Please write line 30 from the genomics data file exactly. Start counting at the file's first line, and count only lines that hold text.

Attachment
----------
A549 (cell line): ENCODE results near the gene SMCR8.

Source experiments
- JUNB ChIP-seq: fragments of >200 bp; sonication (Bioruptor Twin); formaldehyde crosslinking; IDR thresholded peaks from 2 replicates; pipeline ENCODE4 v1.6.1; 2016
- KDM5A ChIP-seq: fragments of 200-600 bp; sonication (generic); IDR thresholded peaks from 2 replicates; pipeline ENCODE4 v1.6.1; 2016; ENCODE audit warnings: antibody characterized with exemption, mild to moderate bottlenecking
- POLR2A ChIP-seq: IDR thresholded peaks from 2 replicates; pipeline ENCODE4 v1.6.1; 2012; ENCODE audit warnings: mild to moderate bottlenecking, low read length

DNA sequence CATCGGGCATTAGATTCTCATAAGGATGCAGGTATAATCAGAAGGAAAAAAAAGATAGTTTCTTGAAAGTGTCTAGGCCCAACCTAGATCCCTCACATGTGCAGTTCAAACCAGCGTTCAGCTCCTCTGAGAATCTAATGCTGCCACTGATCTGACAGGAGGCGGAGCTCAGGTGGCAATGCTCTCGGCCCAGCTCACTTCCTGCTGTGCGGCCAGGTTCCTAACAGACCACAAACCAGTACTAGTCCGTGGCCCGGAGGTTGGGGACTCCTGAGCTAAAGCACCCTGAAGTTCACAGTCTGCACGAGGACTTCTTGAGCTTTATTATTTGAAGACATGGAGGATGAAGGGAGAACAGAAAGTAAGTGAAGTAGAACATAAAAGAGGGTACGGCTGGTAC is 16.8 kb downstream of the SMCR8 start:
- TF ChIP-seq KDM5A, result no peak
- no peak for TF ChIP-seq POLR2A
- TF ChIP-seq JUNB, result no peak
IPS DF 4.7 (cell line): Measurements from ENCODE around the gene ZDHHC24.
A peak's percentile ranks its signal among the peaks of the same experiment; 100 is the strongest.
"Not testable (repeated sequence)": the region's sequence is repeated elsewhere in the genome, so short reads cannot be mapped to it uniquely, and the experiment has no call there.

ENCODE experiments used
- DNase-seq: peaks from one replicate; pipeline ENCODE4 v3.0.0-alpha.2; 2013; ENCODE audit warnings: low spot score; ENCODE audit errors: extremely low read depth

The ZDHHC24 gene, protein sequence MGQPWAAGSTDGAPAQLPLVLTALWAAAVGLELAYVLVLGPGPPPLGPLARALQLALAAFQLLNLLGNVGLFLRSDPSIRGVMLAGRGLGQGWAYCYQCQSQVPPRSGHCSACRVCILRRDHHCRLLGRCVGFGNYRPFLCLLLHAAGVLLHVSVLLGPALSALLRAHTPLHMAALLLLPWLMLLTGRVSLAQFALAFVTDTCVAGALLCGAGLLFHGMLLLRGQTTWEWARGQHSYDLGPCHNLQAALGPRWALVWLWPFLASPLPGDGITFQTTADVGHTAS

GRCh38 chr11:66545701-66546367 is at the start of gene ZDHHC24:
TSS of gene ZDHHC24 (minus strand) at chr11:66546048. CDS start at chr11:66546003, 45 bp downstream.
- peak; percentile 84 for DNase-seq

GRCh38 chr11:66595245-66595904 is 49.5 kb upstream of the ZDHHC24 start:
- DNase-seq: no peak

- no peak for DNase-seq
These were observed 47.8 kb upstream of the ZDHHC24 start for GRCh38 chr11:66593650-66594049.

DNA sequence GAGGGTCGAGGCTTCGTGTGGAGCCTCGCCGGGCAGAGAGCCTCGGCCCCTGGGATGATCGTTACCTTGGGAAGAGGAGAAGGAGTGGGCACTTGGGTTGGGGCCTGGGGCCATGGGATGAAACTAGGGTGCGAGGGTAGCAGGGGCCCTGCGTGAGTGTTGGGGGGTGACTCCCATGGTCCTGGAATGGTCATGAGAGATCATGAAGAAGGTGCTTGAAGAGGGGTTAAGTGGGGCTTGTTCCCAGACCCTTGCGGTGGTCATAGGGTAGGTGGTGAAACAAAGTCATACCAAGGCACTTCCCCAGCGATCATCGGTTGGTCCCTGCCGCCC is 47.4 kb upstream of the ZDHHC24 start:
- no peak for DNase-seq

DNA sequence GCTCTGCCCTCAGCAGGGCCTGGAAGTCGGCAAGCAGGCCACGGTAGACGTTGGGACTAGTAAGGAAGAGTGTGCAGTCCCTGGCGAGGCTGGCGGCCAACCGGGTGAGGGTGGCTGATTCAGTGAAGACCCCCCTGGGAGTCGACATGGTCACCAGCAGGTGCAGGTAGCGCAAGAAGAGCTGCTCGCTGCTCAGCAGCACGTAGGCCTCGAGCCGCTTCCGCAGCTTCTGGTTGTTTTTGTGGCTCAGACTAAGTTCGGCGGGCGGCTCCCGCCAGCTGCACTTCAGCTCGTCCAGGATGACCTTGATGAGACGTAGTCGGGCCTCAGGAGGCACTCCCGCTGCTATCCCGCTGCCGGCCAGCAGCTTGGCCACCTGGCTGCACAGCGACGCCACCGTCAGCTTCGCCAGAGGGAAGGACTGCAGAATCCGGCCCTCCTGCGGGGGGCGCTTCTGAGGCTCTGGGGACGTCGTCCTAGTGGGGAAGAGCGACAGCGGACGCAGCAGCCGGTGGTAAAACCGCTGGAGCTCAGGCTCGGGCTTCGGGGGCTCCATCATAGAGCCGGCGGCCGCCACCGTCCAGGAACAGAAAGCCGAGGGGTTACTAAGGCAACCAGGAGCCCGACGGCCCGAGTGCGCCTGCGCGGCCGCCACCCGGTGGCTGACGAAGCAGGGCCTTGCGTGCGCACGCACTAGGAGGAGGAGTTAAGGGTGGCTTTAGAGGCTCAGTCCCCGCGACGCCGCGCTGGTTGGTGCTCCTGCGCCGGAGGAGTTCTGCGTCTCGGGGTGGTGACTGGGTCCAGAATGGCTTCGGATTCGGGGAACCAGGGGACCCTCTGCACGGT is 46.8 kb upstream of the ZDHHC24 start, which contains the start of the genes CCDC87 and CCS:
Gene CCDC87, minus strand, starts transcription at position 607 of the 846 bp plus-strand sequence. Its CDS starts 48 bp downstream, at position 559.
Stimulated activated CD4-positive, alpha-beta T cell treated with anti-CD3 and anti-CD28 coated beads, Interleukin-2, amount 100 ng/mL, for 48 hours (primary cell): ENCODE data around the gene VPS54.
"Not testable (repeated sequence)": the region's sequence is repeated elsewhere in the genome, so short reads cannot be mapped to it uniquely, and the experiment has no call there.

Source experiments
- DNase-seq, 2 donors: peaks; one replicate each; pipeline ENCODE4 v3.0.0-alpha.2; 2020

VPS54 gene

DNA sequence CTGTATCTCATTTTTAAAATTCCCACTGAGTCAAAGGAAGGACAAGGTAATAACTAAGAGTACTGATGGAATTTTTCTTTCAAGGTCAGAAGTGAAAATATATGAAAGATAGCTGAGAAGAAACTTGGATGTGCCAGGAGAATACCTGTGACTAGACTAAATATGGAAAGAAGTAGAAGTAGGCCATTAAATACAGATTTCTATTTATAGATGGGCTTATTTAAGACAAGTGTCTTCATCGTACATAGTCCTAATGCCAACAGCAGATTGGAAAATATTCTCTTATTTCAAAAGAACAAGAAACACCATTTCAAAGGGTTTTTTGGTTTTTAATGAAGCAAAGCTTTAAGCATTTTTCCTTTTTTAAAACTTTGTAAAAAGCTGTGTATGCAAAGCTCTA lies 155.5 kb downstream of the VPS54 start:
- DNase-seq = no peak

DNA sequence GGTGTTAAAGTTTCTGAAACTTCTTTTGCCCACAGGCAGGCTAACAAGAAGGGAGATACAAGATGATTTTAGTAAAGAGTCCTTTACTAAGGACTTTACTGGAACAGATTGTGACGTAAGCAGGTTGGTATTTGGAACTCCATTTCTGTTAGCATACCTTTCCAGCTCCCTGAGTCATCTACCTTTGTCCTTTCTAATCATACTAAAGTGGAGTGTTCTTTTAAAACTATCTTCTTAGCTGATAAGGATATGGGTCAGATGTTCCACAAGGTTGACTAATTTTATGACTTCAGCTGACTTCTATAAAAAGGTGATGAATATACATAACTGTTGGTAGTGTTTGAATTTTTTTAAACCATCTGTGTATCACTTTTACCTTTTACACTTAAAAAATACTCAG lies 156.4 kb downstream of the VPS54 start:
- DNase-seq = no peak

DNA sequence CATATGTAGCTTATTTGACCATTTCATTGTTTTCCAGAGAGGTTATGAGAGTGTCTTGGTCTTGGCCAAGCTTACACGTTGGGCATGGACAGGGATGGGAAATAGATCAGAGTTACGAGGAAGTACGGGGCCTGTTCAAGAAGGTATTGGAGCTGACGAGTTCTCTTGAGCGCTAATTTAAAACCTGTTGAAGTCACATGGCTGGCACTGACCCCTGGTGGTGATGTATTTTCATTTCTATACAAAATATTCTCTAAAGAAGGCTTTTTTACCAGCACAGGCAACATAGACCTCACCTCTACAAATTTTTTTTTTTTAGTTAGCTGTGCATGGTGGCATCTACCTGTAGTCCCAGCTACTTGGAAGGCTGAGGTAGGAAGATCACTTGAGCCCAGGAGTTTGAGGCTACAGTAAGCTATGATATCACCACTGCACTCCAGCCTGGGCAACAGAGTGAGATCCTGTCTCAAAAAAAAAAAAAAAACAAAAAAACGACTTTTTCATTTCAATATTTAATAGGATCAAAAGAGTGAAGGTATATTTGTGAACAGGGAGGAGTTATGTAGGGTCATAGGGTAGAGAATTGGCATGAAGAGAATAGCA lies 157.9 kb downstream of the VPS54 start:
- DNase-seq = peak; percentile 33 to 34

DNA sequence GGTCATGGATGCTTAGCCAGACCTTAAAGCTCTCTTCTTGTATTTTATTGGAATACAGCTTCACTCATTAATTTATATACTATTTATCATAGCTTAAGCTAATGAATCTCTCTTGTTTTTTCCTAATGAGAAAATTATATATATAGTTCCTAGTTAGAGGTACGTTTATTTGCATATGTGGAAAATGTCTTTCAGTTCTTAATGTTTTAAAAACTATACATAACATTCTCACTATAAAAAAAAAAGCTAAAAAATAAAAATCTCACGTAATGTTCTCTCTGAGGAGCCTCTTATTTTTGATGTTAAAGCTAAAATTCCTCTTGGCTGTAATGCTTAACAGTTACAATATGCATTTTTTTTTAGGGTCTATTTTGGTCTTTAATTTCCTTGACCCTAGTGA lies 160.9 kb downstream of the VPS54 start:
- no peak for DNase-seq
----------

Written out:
- DNase-seq, 2 donors: peaks; one replicate each; pipeline ENCODE4 v3.0.0-alpha.2; 2020